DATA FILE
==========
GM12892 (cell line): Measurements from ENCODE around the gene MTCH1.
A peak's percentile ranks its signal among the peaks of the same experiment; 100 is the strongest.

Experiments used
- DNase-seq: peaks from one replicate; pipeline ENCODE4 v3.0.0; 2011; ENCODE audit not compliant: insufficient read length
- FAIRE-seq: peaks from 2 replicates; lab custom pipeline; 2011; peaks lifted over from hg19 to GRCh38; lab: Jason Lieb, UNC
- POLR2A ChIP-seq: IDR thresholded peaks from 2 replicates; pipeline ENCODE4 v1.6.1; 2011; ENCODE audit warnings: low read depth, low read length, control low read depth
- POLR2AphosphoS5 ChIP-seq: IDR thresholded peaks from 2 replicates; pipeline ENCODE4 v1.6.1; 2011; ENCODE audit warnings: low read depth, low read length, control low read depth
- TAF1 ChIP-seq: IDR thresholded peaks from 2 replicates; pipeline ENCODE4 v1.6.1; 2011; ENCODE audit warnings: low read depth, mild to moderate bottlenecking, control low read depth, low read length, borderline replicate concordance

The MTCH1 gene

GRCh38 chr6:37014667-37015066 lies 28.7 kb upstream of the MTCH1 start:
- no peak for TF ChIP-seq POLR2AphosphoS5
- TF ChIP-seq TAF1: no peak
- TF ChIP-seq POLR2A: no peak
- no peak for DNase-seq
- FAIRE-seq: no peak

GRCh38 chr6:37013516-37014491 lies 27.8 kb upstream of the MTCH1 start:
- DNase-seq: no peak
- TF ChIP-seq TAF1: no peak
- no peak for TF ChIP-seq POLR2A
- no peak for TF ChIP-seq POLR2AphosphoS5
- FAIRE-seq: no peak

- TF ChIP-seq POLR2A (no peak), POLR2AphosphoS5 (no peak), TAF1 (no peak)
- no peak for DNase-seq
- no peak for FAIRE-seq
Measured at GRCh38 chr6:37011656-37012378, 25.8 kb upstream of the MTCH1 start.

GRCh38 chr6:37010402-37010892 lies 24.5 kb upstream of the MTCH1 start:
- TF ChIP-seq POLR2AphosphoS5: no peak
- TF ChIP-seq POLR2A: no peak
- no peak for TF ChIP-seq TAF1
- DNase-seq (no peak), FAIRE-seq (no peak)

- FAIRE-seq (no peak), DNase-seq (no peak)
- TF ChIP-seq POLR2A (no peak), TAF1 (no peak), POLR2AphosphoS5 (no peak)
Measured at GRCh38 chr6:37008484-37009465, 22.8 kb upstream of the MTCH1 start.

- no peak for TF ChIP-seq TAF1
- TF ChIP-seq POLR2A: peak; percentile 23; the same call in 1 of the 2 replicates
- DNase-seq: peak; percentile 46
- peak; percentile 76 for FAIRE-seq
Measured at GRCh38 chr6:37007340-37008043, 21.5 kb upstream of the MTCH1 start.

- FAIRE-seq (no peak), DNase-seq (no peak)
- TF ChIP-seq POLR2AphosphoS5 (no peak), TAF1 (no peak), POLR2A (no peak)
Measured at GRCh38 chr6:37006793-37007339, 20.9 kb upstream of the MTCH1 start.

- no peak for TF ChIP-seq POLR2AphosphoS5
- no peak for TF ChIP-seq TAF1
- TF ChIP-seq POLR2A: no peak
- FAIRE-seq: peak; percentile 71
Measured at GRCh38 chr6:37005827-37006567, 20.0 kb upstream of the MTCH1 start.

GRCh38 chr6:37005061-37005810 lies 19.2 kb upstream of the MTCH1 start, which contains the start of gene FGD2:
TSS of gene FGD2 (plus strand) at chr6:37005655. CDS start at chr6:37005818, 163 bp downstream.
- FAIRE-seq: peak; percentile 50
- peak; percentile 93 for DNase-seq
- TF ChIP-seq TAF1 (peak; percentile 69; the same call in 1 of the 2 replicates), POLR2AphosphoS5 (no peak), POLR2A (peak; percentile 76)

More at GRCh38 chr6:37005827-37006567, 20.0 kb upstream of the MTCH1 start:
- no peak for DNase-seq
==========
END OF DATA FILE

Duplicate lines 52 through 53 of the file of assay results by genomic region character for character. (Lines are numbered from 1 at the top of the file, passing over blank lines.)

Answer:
More at GRCh38 chr6:37005827-37006567, 20.0 kb upstream of the MTCH1 start:
- no peak for DNase-seq